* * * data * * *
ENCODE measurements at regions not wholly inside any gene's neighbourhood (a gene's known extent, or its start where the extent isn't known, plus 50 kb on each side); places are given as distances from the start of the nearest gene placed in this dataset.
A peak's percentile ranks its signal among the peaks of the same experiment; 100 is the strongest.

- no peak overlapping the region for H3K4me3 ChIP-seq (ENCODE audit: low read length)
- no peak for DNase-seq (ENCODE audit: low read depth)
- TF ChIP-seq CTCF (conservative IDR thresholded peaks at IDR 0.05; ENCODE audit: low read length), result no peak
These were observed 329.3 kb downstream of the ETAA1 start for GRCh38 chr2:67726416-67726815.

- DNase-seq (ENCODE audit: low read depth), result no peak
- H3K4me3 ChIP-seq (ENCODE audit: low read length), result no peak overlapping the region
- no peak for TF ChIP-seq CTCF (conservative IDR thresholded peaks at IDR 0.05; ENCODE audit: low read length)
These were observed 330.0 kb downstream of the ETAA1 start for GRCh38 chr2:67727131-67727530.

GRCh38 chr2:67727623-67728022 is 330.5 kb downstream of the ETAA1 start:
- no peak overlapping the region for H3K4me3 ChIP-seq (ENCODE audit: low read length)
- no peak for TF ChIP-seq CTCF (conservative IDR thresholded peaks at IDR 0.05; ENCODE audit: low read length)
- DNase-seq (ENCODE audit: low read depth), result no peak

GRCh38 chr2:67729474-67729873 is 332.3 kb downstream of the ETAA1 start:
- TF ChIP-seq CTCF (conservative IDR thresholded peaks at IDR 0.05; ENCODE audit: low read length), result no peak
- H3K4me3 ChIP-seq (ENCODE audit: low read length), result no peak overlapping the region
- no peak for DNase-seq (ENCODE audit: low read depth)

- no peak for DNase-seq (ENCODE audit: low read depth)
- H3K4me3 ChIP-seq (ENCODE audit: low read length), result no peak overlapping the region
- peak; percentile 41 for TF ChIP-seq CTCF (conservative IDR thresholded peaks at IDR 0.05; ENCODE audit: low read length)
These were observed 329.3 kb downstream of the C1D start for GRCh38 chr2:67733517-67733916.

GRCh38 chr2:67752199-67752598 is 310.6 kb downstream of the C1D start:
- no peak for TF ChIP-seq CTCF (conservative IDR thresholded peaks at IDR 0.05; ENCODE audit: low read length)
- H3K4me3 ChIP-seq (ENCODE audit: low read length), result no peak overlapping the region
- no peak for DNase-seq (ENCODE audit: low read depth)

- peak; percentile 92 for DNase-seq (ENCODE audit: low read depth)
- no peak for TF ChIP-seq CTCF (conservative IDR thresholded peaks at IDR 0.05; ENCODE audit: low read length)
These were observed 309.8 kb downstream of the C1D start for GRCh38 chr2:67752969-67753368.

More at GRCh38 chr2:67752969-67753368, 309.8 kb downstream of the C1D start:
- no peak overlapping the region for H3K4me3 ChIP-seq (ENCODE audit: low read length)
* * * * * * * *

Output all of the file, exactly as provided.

ENCODE measurements at regions not wholly inside any gene's neighbourhood (a gene's known extent, or its start where the extent isn't known, plus 50 kb on each side); places are given as distances from the start of the nearest gene placed in this dataset.
A peak's percentile ranks its signal among the peaks of the same experiment; 100 is the strongest.

- no peak overlapping the region for H3K4me3 ChIP-seq (ENCODE audit: low read length)
- no peak for DNase-seq (ENCODE audit: low read depth)
- TF ChIP-seq CTCF (conservative IDR thresholded peaks at IDR 0.05; ENCODE audit: low read length), result no peak
These were observed 329.3 kb downstream of the ETAA1 start for GRCh38 chr2:67726416-67726815.

- DNase-seq (ENCODE audit: low read depth), result no peak
- H3K4me3 ChIP-seq (ENCODE audit: low read length), result no peak overlapping the region
- no peak for TF ChIP-seq CTCF (conservative IDR thresholded peaks at IDR 0.05; ENCODE audit: low read length)
These were observed 330.0 kb downstream of the ETAA1 start for GRCh38 chr2:67727131-67727530.

GRCh38 chr2:67727623-67728022 is 330.5 kb downstream of the ETAA1 start:
- no peak overlapping the region for H3K4me3 ChIP-seq (ENCODE audit: low read length)
- no peak for TF ChIP-seq CTCF (conservative IDR thresholded peaks at IDR 0.05; ENCODE audit: low read length)
- DNase-seq (ENCODE audit: low read depth), result no peak

GRCh38 chr2:67729474-67729873 is 332.3 kb downstream of the ETAA1 start:
- TF ChIP-seq CTCF (conservative IDR thresholded peaks at IDR 0.05; ENCODE audit: low read length), result no peak
- H3K4me3 ChIP-seq (ENCODE audit: low read length), result no peak overlapping the region
- no peak for DNase-seq (ENCODE audit: low read depth)

- no peak for DNase-seq (ENCODE audit: low read depth)
- H3K4me3 ChIP-seq (ENCODE audit: low read length), result no peak overlapping the region
- peak; percentile 41 for TF ChIP-seq CTCF (conservative IDR thresholded peaks at IDR 0.05; ENCODE audit: low read length)
These were observed 329.3 kb downstream of the C1D start for GRCh38 chr2:67733517-67733916.

GRCh38 chr2:67752199-67752598 is 310.6 kb downstream of the C1D start:
- no peak for TF ChIP-seq CTCF (conservative IDR thresholded peaks at IDR 0.05; ENCODE audit: low read length)
- H3K4me3 ChIP-seq (ENCODE audit: low read length), result no peak overlapping the region
- no peak for DNase-seq (ENCODE audit: low read depth)

- peak; percentile 92 for DNase-seq (ENCODE audit: low read depth)
- no peak for TF ChIP-seq CTCF (conservative IDR thresholded peaks at IDR 0.05; ENCODE audit: low read length)
These were observed 309.8 kb downstream of the C1D start for GRCh38 chr2:67752969-67753368.

More at GRCh38 chr2:67752969-67753368, 309.8 kb downstream of the C1D start:
- no peak overlapping the region for H3K4me3 ChIP-seq (ENCODE audit: low read length)